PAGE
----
Image: The U.S. Capitol © Pete Marovich, Bloomberg via Getty Images

The spending plan for fiscal 2014 that Republican House Budget Committee chief Paul Ryan is unveiling today will get probed, prodded, and debated for its ideas about balancing the budget over 10 years.

But from all indications, the new budget comes laced with gimmicks and goals -- such as dismantling Obamacare and changing Medicare to a voucher-style program -- that play well to Ryan's base but aren't likely to survive.

A similar story will unfold on Wednesday when Washington Sen. Patty Murray announces the Democratic version of the budget blueprint -- this one laden with increased tax revenues already declared dead on arrival by Republicans, more spending to spur the economy and a much more modest goal of stabilizing the $16.5 trillion national debt as a share of the national economy, rather than creating a surplus in a decade.

If the recent past is any guide, these two budget plans will mostly be fantasies, attempts at partisan branding first and foremost. They are efforts to shape public opinion for the fierce negotiations or brutal stand-off to follow. And in the case of the Senate Democrats who have failed to approve a budget in the past three years, Murray's document will amount to some badly needed face-saving by her party.

"The cynical answer is that neither of these budgets matter," said Michael Linden, director of tax and budget policy at the progressive Center for American Progress. "They are good as statements of principle about where both sides think we should go."

There is wisdom in being cynical, based on the recent fiascos involving the 2011 debt ceiling increase, the collapse of the super committee, the drama around the fiscal cliff at the start of this year, and the $85 billion in across-the-board sequestration cuts that began kicking in this month.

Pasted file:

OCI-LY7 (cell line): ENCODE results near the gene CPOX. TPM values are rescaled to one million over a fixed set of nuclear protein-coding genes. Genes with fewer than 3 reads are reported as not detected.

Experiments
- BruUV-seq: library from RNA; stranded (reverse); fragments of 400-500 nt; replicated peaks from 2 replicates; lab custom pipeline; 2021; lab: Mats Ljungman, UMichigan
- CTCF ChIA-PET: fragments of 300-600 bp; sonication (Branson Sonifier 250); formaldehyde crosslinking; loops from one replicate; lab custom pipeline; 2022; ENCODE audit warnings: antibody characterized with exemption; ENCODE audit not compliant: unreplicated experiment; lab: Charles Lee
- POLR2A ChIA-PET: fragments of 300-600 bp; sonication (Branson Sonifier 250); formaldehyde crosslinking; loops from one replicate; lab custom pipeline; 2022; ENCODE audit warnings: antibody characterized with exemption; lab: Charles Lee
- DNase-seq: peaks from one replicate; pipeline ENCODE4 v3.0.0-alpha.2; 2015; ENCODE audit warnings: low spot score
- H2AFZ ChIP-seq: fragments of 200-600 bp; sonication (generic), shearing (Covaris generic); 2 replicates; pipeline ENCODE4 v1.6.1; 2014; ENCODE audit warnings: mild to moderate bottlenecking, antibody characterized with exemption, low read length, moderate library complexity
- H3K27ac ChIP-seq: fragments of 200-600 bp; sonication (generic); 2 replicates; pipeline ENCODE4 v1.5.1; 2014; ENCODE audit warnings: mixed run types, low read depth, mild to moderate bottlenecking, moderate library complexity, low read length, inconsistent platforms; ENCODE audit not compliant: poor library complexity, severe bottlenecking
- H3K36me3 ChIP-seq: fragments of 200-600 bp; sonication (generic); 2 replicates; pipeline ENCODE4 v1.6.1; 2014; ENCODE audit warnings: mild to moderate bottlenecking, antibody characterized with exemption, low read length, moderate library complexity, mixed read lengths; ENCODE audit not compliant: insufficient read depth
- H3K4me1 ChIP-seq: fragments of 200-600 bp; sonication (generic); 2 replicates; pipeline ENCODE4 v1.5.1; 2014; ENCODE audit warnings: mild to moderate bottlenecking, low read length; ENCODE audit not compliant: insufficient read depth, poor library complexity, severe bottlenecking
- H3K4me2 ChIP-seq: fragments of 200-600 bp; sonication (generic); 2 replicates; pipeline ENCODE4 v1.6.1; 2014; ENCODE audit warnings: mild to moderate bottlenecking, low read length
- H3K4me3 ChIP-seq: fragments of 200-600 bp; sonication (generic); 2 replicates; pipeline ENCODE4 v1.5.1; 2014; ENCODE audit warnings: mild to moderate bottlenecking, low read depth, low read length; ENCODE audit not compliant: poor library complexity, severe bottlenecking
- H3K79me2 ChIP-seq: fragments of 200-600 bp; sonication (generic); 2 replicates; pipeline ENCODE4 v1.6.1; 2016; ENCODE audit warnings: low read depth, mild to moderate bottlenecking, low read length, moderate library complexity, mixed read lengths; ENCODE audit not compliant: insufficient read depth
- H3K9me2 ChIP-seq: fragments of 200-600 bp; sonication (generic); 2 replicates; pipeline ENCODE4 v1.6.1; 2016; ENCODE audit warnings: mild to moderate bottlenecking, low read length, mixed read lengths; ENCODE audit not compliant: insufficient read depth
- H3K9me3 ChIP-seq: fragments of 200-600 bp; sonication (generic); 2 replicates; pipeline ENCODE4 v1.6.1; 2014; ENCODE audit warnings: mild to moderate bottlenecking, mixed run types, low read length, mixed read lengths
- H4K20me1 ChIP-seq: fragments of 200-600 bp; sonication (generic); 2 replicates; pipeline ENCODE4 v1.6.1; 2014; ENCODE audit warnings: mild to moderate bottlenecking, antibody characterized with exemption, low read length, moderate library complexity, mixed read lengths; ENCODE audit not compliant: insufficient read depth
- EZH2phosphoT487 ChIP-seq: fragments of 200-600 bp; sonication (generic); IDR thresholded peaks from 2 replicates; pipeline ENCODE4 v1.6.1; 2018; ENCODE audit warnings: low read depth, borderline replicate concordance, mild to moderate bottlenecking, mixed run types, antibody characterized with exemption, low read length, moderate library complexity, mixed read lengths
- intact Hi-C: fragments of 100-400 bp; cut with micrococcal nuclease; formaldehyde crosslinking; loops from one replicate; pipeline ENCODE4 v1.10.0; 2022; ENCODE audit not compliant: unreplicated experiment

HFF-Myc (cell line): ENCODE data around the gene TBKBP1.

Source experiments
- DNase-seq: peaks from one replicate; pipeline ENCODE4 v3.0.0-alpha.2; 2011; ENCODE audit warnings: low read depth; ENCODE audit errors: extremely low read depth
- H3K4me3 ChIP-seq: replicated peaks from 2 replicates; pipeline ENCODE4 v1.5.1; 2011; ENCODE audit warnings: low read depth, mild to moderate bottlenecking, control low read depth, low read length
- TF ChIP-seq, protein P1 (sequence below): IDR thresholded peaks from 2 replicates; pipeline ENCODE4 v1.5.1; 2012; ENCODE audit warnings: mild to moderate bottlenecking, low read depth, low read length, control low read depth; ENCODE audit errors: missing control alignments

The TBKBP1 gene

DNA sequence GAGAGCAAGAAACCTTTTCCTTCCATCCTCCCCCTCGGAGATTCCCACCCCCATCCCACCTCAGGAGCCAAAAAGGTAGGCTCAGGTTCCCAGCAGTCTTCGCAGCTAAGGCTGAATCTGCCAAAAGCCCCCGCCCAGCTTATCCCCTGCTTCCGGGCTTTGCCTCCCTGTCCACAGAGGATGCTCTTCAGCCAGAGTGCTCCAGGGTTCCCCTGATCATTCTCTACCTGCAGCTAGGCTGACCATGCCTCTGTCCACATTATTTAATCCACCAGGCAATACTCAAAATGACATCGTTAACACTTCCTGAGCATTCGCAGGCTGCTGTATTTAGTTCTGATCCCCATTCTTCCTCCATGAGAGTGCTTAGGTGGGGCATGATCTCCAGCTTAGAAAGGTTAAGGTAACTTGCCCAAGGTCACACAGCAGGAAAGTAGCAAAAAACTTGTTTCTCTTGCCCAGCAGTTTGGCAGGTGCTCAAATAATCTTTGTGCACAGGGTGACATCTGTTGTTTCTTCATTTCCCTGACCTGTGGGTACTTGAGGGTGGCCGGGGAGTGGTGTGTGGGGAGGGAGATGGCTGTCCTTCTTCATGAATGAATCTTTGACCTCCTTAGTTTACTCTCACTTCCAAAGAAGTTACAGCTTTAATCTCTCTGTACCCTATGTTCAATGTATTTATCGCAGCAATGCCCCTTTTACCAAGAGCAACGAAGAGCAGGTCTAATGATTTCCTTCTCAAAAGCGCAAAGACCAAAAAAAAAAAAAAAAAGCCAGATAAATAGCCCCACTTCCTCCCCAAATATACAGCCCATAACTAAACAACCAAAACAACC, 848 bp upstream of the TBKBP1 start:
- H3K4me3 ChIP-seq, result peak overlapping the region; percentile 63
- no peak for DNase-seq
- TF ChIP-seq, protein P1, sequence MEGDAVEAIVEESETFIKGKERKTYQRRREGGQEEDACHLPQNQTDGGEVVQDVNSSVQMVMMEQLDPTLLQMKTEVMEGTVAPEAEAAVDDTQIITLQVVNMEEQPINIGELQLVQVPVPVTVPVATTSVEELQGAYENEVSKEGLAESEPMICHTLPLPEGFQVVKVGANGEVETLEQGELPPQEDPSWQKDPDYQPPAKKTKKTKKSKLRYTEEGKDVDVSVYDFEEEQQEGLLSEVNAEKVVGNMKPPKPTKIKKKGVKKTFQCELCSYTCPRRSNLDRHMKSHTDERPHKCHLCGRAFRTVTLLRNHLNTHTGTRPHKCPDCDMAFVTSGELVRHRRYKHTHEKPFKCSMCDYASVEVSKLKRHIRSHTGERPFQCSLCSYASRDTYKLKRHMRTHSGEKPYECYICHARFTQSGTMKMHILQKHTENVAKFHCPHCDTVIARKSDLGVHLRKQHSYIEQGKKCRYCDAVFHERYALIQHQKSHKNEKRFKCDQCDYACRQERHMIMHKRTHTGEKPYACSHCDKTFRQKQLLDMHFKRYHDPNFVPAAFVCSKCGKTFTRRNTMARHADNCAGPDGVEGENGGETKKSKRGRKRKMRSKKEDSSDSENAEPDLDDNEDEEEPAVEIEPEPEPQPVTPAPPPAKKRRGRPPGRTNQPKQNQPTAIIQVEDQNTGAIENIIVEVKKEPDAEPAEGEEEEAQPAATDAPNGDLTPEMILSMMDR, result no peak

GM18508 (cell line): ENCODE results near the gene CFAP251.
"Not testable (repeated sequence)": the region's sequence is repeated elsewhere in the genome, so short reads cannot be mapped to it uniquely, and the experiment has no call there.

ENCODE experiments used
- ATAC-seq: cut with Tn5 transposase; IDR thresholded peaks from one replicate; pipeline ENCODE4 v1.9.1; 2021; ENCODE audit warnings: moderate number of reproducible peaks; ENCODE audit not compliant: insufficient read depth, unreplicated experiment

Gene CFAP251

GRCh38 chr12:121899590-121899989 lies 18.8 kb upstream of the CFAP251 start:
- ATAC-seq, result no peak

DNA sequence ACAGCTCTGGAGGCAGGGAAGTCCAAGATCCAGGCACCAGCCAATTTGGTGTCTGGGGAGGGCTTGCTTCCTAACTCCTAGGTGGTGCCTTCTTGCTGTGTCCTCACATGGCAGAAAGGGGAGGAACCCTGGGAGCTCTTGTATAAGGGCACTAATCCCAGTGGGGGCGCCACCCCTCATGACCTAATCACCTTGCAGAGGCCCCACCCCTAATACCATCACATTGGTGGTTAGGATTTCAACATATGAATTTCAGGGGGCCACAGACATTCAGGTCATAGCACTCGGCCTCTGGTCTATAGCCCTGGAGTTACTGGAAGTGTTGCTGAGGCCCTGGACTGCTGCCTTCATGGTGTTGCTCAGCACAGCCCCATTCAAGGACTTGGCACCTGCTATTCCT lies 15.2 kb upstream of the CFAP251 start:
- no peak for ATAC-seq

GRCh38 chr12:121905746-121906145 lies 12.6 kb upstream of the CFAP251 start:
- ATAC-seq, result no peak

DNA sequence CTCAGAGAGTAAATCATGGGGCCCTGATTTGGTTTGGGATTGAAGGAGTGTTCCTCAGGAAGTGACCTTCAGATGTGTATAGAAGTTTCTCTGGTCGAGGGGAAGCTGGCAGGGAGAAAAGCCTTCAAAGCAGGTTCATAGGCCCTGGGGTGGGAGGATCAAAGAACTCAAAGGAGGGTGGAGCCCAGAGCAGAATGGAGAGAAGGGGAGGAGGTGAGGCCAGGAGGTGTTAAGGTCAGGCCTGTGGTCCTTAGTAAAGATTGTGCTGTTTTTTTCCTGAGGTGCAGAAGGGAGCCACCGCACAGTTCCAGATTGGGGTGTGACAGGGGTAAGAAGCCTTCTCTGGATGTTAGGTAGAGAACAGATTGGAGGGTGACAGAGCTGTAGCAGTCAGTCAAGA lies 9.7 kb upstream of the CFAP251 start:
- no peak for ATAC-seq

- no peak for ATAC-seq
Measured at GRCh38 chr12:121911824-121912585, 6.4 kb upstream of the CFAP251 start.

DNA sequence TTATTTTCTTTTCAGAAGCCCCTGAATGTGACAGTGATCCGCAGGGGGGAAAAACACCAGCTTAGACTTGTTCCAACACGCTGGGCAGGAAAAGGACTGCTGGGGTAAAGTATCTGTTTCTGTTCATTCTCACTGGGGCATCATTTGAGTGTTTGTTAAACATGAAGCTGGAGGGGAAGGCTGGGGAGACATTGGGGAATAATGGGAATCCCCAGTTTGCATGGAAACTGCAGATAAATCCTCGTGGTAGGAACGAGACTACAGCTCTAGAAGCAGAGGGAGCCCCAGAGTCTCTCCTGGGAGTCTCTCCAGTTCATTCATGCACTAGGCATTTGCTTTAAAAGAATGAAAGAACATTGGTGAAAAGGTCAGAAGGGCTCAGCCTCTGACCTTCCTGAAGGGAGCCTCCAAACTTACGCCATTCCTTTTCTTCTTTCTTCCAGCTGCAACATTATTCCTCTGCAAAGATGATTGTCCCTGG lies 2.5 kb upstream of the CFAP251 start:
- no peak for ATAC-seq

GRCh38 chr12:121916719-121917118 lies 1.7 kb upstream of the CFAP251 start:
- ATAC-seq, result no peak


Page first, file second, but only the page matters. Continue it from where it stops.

Here is The Fiscal Times' preview of the half-truths and talking points being issued in the competing budget plans this week -- and why real deficit reduction remains so elusive.

 'Well beyond chutzpah'

Put simply, the Ryan budget depends on a bizarro universe in which President Obama ditches his beliefs and converts to a GOP that he roundly defeated in last year's presidential election.

It is premised on repealing the spending associated with Obamacare while retaining the $716 billion in Medicare savings made possible by the 2010 law to provide near-universal health insurance coverage. As the GOP vice presidential nominee last year, Ryan savaged these same savings at the Republican National Convention, saying, "The greatest threat to Medicare is Obamacare, and we're going to stop it."

"I really can't think of any comparably dishonest episode in recent American political history," commented University of Texas-San Antonio political scientist Jonathan Bernstein in a Monday blog post for The Washington Post. "'Tis well beyond chutzpah."

At the same time, Democrats are committed to raising hundreds of billions in new revenue to reduce the deficit and offset other spending during the next 10 years by closing tax-code loopholes. House Speaker John Boehner, R-Ohio, has repeatedly pledged to block the measure, after having accepted a rate increase on household incomes above $450,000 at the start of the year as part of the fiscal cliff deal.

For anything to become real policy, it must receive approval from all sides. "So what if you can pass a budget out of your own chamber? That's no big deal. The trick is to be able to pass a budget out of Congress -- a joint-budget resolution," said Robert Bixby, executive director of the fiscal watchdog organization, The Concord Coalition. "It's the best hope to get some kind of grand bargain."

Even then, the budget would merely set overall spending and revenue targets. "It does not provide funding for federal programs or change tax law," Robert Sunshine, deputy director of the Congressional Budget Office, blogged on Monday.